Putin’s Winning Hand
Imagine Putin as a poker player who knows that he has the winning hand – deployable, nuclear capable, hypersonic missiles. The United States does not have them and cannot intercept them.
Bullets fired by most pistols do not break the sound barrier and they frequently miss their mark. Bullets shot from rifles are more accurate and some reach Mach 2 – twice the speed of sound. Supersonic missiles reach up to Mach 5, so supersonic anti-missile missiles can intercept supersonic ICBM’s. But even Russia’s S-400 anti-missile system, the best in the world, could not touch a hypersonic missile. Russia’s claim that one of its nuclear-capable hypersonic missiles reached Mach 27 (20,010 mph) and landed in its targeted kill zone, has not been disputed. But even if that missile ‘only’ reached Mach 13, on its way down from the stratosphere it was singing MC Hammer’s Can’t Touch This.
A good poker player hides his confidence while playing a winning hand. He ups the ante with moderate bets and even smaller raises – as if he is worried – hoping that several other players will think they have better cards or suspect that he is bluffing. Putin is not playing that way. He is not hiding his confidence because he is not playing a game. He is hoping to convince his opponents to fold on the first round of betting by showing his cards – by laying them down, face-up, along the borders of Ukraine.
Because he is stupid? No, because he does not want all-out war with The West. His ‘Russia-does-not-want-war’ mantra is sincere – but he is not going to underplay his winning hand and he has spent too much time thinking about nuclear war to think of it as ‘unthinkable’. With regard to the size of the pot, Putin might settle for safeguarding ‘his’ people in Donbas and Luhansk and securing a land corridor to Crimea. Seventy seven percent of Crimeans, and most people in Donbas and Luhansk, are native speakers of Russian. They do not speak Ukrainian, and they prefer to align with Russia. Even the President of Ukraine, Volodymyr Zelensky, is only now learning Ukrainian. His native tongue is Russian.
The United States started the Cold War when it should have respectfully acknowledged that Germany lost World War II on Russian soil at enormous cost to the Soviet Union (all-cause U.S. deaths <500 thousand, all-cause Soviet deaths >26 million). And now The West is again exercising knee-jerk disrespect, but this time at its own peril. NATO should instead realize that this time, for the first time, it is holding the worst possible poker hand – a second-best hand in a winner-take-all game. Frantic bluster about severe economic sanctions and troop movements to eastern European nations other than Ukraine are feckless deterrents. If NATO calls Putin’s hand, NATO’s four aces will lose to Putin’s royal flush. The West can cut its losses by folding early, or it can play, then bet good money after bad, and then lose big-time.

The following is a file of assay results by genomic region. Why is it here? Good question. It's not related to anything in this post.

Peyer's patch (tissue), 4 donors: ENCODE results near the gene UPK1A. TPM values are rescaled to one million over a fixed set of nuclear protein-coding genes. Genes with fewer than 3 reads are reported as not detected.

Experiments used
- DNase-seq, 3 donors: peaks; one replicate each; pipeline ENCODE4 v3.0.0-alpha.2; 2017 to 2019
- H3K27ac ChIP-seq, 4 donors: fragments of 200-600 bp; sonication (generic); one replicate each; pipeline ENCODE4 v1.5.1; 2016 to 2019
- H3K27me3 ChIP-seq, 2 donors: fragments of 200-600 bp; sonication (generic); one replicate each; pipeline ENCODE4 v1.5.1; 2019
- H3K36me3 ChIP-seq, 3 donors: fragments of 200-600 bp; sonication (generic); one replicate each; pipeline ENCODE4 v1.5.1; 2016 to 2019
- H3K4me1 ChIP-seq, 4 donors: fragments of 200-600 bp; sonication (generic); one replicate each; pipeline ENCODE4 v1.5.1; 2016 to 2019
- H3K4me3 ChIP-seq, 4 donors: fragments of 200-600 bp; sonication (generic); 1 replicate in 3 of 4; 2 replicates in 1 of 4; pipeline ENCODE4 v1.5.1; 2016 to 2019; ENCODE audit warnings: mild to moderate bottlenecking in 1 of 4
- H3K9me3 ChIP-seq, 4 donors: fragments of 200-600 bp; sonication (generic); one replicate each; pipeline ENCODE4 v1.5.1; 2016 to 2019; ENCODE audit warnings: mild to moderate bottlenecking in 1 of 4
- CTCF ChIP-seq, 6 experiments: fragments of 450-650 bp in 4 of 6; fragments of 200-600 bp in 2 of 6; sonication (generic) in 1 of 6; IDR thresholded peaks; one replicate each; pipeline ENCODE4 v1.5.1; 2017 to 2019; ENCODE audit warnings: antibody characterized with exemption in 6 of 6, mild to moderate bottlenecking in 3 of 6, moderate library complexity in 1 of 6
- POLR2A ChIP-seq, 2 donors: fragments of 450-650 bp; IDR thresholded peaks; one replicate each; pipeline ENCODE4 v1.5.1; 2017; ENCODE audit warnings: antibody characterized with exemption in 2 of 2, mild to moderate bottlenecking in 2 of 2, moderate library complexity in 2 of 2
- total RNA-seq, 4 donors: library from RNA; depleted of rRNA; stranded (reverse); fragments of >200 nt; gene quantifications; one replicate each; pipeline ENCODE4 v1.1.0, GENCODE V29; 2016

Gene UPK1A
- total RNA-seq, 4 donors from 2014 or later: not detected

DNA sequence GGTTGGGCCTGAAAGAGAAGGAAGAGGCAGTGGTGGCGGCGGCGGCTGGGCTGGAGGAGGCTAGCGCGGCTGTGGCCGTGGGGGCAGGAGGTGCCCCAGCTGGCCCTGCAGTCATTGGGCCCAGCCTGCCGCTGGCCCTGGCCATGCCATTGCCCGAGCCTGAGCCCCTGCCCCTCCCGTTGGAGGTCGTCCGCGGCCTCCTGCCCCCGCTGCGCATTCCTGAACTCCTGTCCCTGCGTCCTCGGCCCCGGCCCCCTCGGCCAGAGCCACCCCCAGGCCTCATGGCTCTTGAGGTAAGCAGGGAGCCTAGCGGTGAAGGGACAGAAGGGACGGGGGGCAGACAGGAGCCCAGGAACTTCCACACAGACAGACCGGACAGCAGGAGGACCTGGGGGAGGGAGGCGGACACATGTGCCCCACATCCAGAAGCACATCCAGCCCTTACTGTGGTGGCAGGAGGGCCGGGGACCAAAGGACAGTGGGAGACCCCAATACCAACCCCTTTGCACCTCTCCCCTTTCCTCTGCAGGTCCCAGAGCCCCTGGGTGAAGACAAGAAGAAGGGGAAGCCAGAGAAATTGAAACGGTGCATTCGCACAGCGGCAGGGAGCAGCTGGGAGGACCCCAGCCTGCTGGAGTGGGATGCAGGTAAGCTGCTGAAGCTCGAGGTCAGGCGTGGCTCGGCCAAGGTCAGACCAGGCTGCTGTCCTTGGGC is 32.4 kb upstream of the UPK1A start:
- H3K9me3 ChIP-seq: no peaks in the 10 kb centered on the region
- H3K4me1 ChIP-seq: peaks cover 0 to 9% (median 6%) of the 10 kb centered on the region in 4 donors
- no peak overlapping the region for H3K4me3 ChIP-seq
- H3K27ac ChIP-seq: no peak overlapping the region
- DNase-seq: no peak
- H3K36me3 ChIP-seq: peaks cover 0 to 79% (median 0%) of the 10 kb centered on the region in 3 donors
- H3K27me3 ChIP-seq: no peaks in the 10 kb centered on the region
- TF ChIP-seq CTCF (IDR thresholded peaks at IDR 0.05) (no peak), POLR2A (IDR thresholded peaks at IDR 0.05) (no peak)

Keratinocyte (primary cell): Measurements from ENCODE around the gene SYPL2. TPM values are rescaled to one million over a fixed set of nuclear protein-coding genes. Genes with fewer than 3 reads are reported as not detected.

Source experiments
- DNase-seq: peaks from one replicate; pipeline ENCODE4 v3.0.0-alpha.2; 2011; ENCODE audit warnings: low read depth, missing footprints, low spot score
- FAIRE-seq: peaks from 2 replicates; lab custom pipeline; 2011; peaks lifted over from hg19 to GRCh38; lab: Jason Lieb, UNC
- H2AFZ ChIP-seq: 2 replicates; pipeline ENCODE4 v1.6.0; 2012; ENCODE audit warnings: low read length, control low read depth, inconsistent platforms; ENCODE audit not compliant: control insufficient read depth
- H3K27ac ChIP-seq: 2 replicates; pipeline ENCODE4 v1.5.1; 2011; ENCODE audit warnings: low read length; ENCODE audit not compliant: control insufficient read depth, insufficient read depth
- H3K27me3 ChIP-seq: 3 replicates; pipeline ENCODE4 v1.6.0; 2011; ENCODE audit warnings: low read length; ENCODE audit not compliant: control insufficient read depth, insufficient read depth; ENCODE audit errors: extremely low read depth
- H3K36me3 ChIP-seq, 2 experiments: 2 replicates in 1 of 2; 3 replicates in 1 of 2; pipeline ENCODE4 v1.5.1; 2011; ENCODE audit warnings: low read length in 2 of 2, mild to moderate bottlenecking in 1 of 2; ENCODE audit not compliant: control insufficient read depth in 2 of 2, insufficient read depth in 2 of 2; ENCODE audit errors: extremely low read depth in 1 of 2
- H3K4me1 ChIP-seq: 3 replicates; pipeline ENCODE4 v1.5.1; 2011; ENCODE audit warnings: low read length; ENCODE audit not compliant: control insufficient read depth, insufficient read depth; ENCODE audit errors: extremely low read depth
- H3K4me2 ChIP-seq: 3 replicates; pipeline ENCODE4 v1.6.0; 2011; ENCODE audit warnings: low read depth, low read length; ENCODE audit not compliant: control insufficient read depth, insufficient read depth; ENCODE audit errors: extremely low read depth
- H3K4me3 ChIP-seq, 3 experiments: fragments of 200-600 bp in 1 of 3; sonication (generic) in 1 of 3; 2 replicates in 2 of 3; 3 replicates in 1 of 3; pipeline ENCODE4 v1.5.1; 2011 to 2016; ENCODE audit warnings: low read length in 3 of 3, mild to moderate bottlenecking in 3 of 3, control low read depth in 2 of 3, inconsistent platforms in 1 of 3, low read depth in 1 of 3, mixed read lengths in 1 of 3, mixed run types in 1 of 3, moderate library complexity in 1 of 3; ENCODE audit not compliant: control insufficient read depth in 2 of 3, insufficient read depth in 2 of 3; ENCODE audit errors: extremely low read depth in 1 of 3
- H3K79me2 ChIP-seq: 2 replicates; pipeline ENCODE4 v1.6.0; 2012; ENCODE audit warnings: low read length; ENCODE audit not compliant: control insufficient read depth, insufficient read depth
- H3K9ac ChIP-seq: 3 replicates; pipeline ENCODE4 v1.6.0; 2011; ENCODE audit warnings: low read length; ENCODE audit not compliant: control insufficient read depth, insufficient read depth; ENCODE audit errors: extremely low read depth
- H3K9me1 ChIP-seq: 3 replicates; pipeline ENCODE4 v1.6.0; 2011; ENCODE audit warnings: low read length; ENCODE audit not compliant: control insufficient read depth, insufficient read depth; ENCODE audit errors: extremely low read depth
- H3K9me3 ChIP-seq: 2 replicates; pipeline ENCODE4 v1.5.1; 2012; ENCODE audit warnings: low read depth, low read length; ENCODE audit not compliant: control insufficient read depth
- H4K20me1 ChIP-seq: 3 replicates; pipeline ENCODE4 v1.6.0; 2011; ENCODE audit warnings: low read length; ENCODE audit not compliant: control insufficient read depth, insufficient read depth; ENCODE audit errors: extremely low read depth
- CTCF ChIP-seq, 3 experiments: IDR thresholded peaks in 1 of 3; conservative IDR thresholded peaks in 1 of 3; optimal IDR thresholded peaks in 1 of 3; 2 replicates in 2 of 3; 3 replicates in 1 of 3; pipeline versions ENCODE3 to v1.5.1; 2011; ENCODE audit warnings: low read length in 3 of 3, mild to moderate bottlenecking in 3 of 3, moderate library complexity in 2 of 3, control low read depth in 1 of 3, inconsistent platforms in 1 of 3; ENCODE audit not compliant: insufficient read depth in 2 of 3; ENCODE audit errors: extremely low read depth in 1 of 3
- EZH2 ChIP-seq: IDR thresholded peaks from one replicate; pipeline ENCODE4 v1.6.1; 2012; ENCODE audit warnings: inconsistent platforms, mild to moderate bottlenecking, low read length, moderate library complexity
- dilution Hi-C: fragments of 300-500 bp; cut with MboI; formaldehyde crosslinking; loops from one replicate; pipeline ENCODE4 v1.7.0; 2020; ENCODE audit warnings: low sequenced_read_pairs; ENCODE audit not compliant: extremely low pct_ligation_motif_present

Korea, Vietnam, Iraq, Afghanistan, Syria and Libya were military lightweights compared to the United States and its allies, but America’s only unfettered military victory since World War II was on the tiny island of Grenada. Russia is in NATO’s weight class and mutually assured destruction is currently out of balance. Hypersonic missiles are vastly faster than a speeding bullet and highly maneuverable. Compared to supersonic missiles, hypersonics are a rifle instead of a pistol. And as China has demonstrated with its new hypersonic glide vehicle, hypersonics can float like a butterfly and sting like a bee. Until The West has at least equivalent technology, it should not poke The Bear or China.
Is that truth too hard to swallow? It certainly flies in the face of America’s self-image as The World’s Only Superpower, but that self-image has created a forthright rival – the burgeoning relationship between Moscow and Beijing. Putin and Xi have become BFF’s (Best Friends Forever) and the US/NATO block has served as the Putin-Xi matchmaker. Until and unless NATO regains military superiority, or at least parity, the alternative to respecting Russia and China may entail bringing a knife to a gunfight.
Because the United States has a vastly stronger economy than Russia and is likely to stay economically ahead of China for the next 20 years, Washington should take Leon Hadar’s advice:
The choice that Washington now faces is between continuing to strive for strategic [military] dominance — or working together with other powers, including Russia and China, to contain threats to the international system. In that case, the United States will achieve primus inter pares (first among equals) — which is the next best thing to being number one.
Indeed, it is time for some profoundly creative thinking. NATO should be dissolved so that Russia and China can be invited to join a new alliance – POETO (Peace On Earth Treaty Organization) – an alliance that could live up to its name instead of clinging to NATO’s misnomer and its overbearing arrogance. That would require recognizing Russian sovereignty over Crimea (an established reality), endorsing the autonomy of Donbas and Luhansk, and supporting creation of a land corridor from the Donbas basin to Crimea. Although it grieves the Unites States, all NATO nations formally recognize Chinese sovereignty over Taiwan by virtue of recognizing the PRC while not recognizing the ROC. With good will, the Uighur issue, which has been festering since before the Kumul Rebellion (1931-1934), could be resolved.